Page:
On 26 June 2013 the Tax Laws Amendment (2013 Measures No.4) Bill 2013 was introduced into the House of Representatives which proposed to repeal s 105-65 of Schedule 1 to the TAA and introduce Division 142 into the GST Act. Yesterday the Commissioner published his administrative treatment pending the enactment of the proposed laws. That treatment can be accessed here.
The publication notes that the Bill, as introduced, modifies the application of the amendments so that they are intended to apply to refund claims relating to tax periods starting on or after 17 August 2012, but only for claims lodged on or after the date the Bill was introduced into the House of Representatives (26 June 2013).
The publication then outlines the following administrative treatment:
The ATO will apply the existing law and follow current procedures until the proposed law is enacted where taxpayers:
- are required to write to the Commissioner to claim a refund of overpaid GST as a result of a mischaracterisation of a supply (for example, a supply is treated as taxable but is actually GST-free), and
- are not required to write to the Commissioner to claim a refund of overpaid GST as a result of a miscalculation of an amount of GST payable (for example, the amount of GST payable was incorrectly calculated on a taxable supply of real property using the margin scheme), and can instead self-assess their claim to a refund of overpaid GST.
After the new law is enacted, taxpayers will need to review their circumstances regarding their claims for refunds of overpaid GST made during the period between the date the legislation was introduced into the House of Representatives and enactment.
If a taxpayer is required to seek amendments and the amendments result in an increase in their liability there will be no shortfall penalties or interest imposed where if the amendments are made within 28 days after enactment. Otherwise the full GIC will apply from the date of enactment.
If amendments reduce a taxpayer’s liability, appropriate interest on any overpayment will be paid.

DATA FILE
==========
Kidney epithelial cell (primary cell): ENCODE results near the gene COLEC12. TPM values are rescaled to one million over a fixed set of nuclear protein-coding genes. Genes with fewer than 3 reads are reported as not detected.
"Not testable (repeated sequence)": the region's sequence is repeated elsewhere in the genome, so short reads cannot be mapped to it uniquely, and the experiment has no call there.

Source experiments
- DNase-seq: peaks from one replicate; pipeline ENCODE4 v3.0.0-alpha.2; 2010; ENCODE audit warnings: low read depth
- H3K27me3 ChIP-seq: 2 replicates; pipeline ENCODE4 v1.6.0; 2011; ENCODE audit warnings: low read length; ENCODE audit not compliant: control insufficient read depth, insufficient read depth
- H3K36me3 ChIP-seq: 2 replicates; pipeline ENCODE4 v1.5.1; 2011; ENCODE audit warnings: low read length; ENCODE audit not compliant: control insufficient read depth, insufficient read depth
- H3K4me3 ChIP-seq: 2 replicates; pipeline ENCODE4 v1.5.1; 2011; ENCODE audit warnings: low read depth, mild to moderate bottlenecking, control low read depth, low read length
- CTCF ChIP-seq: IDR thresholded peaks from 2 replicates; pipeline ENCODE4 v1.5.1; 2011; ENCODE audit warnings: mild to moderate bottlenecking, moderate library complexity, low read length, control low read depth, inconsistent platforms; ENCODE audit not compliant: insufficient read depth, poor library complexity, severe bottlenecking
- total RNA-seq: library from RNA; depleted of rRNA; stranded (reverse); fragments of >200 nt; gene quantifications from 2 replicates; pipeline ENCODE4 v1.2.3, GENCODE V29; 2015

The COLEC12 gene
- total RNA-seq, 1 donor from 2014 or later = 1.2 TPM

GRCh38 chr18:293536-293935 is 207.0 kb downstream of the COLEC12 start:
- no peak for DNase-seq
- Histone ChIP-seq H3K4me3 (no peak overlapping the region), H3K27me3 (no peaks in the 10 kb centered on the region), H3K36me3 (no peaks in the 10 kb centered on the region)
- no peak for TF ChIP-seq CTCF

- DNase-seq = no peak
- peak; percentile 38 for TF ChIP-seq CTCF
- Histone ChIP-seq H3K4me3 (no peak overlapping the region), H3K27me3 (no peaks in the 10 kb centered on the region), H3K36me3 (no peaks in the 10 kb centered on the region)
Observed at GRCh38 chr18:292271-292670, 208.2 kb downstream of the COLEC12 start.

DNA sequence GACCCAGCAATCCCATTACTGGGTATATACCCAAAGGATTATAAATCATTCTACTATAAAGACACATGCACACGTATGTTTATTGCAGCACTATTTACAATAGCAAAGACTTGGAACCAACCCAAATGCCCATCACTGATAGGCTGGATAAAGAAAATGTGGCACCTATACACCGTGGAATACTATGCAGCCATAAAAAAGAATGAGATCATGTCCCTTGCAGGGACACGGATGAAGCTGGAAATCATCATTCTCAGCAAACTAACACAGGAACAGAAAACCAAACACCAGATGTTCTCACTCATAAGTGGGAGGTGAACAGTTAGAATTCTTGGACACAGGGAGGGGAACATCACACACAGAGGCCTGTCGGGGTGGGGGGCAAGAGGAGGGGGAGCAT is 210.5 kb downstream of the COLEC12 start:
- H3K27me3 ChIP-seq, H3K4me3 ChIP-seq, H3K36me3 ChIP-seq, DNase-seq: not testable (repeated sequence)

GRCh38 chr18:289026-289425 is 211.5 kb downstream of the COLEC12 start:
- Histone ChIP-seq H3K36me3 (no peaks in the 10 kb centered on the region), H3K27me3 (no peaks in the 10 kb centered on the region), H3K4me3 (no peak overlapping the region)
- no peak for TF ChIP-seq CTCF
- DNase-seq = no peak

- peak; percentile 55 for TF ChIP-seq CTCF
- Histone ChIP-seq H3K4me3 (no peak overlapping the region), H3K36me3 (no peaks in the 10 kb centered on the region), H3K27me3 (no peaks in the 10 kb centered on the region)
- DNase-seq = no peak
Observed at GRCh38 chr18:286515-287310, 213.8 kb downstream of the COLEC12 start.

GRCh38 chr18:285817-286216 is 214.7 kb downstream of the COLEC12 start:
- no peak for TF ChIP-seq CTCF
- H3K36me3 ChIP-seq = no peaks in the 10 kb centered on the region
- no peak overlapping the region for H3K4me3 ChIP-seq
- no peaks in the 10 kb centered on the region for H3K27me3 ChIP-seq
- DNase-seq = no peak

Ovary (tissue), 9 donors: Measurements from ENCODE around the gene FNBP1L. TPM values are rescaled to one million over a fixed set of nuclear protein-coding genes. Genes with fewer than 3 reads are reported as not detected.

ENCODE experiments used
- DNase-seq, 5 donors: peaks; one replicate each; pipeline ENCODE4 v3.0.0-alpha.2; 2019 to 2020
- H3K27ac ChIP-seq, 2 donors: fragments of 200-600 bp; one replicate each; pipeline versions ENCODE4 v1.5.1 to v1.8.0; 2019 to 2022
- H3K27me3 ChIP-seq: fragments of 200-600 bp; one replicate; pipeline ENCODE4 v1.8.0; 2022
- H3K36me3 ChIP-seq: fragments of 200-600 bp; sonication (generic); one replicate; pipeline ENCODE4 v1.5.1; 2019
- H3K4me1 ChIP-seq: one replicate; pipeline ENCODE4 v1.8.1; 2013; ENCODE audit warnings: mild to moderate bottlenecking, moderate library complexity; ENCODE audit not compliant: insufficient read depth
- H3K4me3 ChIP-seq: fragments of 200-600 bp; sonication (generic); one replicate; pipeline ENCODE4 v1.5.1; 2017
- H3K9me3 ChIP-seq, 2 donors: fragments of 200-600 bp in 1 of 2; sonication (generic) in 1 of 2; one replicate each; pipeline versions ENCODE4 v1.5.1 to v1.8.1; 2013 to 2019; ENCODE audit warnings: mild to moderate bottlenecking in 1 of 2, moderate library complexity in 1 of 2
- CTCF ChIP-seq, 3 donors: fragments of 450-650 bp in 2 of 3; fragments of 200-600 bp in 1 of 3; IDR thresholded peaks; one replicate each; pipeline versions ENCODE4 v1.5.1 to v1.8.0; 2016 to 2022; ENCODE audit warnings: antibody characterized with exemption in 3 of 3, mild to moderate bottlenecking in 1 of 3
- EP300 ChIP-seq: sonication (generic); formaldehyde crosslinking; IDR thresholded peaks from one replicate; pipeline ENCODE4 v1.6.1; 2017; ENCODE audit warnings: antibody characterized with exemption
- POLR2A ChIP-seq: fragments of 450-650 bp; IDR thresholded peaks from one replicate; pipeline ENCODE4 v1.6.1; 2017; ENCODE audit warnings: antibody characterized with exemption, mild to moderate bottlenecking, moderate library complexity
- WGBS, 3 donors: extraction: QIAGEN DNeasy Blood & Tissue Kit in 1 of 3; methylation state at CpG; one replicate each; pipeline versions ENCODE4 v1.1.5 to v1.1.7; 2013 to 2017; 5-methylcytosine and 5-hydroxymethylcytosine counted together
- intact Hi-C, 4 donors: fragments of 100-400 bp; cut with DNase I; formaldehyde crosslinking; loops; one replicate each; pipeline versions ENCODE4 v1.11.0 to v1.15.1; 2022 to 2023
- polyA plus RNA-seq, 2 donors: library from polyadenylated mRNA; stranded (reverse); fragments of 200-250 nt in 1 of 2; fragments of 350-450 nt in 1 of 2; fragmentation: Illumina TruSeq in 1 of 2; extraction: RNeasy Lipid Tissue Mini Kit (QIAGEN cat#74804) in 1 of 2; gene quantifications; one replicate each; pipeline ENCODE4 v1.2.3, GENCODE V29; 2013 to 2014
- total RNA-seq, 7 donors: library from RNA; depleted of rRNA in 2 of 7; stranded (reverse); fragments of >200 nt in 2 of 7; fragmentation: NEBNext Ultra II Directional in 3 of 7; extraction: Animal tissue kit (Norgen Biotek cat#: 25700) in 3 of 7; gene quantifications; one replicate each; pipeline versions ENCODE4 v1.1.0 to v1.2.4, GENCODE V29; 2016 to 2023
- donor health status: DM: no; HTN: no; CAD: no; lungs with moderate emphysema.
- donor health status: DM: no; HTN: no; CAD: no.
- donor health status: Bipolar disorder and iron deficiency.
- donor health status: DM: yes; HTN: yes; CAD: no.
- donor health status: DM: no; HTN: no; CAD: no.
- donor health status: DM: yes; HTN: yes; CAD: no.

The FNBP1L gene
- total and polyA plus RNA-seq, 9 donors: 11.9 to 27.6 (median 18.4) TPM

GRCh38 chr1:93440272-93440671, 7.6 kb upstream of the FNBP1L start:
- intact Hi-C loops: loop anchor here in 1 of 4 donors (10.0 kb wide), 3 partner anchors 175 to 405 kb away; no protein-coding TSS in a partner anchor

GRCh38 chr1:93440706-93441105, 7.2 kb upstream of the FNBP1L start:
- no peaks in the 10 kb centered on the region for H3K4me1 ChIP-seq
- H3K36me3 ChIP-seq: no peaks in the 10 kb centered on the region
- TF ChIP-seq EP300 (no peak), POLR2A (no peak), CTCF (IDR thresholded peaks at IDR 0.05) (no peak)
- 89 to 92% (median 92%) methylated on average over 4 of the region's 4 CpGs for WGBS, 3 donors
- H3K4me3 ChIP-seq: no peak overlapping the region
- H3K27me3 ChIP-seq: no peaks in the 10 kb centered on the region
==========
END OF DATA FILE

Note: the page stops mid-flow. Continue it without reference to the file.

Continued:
The effect is that those taxpayers who may benefit from the current rules (eg, those taxpayers who have overpaid GST by reason of a miscalculation under the margin scheme) may seek a refund of GST. However, when the new provisions come in, it appears that the Commissioner will give such taxpayers 28 days to pay back that refund (unless they satisfy the provisions in the proposed Division 142) or be exposed to full GIC.
This administrative treatment is similar to that put in place previously, where the Bill was published as an exposure draft (my post on that treatment can be accessed here). However, an important difference is that, as noted in an earlier post, due to the Federal election being called, the Bill has now lapsed, meaning that:
- there is no “proposed law” or “new law” waiting to be enacted; and
- there is no relevant date that “the legislation was introduced into the House of Representatives”
It may be that after the election the government of the day will re-introduce the Bill into the newly formed House of Representatives, and it may be that such a Bill will have transitional provisions which are similar to the Bill which was introduced into the House before the election was called, including provisions which retrospectively require taxpayers to disgorge refunds validly claimed under the current law. However, at the present time, that must be regarded as speculation. In this context, one must question the foundations upon which the Commissioner’s published administrative treatment is based.